PG&E power bills are set to jump in March, but the utility’s customers might escape the brunt of hefty increases in bills slated for later in 2017, 2018 and 2019, consumer groups said Tuesday.
Ratepayers would be obliged to pay 1.1 percent more for their combined gas and electricity bill compared to costs as of Wednesday, according to a proposal issued by an administrative law judge with the state Public Utilities Commission. Originally, PG&E had sought a 5.8 percent increase in combined gas and electricity bills for 2017.
The PUC judge’s proposal must receive final approval from the PUC’s commissioners before it can take effect, but consumer advocates cheered the plan Tuesday.
“This is an overdue win for PG&E’s customers who have been burdened by big increases in their gas and electric bills this winter,” said Richard Holober, executive director of the Consumer Federation of California.
The judge’s proposed decision stems from a far-reaching general rate case for PG&E that is designed to cover the great majority of the revenue the company seeks to extract from ratepayers. The general rate case occurs roughly every three years, and the current one would cover this year through 2019.
The most recent proposal from the PUC judge, issued Monday night, is completely separate from prior decisions that will boost monthly bills as of Wednesday. Those big increases bring the average monthly bill for gas and electricity to $165.10 a month for residential customers. That’s 13.6 percent more than the $145.36 a month for combined gas and electricity that PG&E customers were paying last July 31.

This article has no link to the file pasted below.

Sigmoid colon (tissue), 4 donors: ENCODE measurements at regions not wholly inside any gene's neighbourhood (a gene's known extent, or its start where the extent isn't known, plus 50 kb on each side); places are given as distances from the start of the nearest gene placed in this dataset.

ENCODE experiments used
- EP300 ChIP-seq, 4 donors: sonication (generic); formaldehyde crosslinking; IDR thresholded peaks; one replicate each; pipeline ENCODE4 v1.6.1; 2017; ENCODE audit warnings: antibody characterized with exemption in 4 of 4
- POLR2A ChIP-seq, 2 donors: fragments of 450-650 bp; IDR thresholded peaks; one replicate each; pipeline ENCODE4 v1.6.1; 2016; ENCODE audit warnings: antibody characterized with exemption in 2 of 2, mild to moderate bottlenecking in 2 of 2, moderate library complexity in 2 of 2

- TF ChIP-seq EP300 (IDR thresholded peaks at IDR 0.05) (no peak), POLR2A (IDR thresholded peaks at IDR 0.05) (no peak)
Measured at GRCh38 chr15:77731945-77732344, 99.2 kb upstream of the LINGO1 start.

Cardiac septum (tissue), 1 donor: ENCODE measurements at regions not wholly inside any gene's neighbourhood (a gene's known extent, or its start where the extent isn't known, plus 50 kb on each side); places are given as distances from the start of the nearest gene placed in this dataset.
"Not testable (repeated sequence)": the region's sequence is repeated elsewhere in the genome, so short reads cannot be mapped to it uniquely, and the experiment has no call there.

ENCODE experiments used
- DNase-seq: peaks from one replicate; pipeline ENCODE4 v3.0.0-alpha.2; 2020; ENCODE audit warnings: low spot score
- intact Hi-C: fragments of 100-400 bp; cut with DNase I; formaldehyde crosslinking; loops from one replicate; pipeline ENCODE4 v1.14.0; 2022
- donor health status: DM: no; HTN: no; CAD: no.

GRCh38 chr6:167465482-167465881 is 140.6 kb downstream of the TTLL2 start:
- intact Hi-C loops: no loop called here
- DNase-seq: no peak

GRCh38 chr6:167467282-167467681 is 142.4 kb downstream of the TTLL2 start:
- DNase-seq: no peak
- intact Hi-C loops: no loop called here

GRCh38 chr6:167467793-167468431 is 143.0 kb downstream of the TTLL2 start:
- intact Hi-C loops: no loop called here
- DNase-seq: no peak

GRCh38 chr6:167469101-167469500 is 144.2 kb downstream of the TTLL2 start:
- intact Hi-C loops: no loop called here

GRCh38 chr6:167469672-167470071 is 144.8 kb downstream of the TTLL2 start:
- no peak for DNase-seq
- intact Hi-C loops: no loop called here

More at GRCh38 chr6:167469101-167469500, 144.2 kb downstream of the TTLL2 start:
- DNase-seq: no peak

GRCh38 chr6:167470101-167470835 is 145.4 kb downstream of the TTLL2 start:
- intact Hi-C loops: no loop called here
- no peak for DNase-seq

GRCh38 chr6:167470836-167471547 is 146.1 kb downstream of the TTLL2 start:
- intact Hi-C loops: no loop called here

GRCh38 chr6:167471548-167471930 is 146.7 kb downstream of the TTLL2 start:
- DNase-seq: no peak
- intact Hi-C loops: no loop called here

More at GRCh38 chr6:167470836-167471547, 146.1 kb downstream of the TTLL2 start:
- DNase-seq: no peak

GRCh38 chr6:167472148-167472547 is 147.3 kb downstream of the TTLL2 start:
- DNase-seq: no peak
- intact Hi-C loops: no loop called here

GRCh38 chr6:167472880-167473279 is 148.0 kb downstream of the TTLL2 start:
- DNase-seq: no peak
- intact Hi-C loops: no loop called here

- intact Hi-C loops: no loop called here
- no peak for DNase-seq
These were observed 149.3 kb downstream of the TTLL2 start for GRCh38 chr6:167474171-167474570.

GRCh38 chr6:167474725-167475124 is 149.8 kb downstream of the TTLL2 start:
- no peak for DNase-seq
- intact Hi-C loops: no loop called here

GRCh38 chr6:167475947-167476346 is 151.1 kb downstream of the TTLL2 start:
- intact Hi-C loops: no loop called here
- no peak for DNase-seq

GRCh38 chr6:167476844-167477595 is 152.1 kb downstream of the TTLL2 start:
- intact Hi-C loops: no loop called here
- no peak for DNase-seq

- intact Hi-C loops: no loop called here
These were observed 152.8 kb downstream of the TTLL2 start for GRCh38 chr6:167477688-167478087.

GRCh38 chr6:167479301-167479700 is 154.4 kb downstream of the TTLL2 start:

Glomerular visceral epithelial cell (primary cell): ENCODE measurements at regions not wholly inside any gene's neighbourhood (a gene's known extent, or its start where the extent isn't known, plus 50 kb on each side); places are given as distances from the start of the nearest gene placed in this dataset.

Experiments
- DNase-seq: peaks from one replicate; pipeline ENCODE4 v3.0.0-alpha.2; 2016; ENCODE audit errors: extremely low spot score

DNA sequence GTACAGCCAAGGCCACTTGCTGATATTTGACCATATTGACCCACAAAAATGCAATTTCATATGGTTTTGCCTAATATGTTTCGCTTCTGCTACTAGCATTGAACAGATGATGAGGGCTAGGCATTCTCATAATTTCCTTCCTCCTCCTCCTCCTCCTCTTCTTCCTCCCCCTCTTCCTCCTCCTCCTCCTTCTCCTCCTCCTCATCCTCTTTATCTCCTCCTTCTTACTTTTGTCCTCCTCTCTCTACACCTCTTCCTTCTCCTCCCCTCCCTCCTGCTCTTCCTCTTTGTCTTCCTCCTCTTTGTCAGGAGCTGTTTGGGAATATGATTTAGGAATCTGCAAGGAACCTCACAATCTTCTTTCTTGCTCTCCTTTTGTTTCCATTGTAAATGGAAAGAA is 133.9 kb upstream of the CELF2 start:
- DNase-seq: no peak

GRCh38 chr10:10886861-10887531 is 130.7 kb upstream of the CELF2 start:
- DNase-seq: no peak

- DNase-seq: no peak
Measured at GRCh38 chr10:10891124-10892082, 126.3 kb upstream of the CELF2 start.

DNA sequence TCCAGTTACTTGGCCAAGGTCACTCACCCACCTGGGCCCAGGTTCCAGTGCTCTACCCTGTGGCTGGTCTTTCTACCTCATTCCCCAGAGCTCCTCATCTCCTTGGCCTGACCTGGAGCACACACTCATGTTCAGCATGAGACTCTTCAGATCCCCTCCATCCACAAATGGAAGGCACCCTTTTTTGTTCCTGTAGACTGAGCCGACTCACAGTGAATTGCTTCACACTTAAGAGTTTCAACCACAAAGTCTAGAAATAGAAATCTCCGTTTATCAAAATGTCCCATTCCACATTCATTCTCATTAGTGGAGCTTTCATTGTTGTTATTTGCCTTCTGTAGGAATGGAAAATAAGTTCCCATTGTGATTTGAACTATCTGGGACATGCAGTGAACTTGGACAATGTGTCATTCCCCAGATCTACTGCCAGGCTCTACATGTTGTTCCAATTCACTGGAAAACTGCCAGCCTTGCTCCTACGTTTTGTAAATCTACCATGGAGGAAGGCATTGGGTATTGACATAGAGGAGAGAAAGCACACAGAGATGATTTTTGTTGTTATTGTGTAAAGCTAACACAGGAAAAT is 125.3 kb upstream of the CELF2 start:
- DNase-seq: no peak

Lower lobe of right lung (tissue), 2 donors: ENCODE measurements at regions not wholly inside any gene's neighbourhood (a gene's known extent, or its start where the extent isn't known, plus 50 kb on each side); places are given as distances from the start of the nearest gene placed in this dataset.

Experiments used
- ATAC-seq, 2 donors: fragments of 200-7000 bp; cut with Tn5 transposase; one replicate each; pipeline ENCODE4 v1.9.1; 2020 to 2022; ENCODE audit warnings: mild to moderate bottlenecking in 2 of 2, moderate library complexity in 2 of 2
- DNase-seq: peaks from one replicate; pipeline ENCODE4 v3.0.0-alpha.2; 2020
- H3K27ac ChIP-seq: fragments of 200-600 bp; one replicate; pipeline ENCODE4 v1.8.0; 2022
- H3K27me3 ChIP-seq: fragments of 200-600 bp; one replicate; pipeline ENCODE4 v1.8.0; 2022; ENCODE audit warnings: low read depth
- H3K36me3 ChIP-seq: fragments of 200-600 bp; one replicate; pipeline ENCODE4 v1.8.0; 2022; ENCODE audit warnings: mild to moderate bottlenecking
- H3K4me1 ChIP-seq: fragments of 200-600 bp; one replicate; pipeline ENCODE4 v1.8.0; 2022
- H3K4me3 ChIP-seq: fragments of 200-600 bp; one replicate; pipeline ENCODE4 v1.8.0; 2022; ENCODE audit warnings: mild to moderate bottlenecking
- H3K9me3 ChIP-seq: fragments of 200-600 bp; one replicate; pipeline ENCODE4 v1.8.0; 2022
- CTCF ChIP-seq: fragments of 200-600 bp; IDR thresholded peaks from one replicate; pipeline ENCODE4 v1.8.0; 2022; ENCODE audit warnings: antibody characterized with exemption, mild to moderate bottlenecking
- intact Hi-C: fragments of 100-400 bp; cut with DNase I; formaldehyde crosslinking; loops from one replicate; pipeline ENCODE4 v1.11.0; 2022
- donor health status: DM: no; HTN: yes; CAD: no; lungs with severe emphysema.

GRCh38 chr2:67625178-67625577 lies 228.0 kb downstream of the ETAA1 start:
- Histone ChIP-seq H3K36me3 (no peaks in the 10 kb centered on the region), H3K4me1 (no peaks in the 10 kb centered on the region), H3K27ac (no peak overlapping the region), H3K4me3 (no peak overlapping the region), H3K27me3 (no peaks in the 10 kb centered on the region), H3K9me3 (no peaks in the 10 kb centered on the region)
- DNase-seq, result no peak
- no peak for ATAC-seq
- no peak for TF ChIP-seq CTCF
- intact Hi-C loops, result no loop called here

The chilly and rainy winter that largely banished the drought also ushered in spikes for monthly gas bills.
Consumer groups warn that when summer arrives, customers who live in the hottest regions of northern and central California, such as Santa Clara County, the eastern sections of the East Bay, and Solano and Napa counties, could be jolted by mammoth increases in electricity bills.
“As bad as the winter bills have been, people are going to get an even bigger shock this summer, especially if they live in places that require air conditioners,” said Mark Toney, executive director of The Utility Reform Network, a consumer group.
San Francisco-based PG&E said it’s reviewing the judge’s decision.
“We are absolutely focused on investing in infrastructure and technology that will provide our customers with a safe and reliable energy system that supports California’s clean energy goals while keeping bills as low as possible,” PG&E spokesman Donald Cutler said.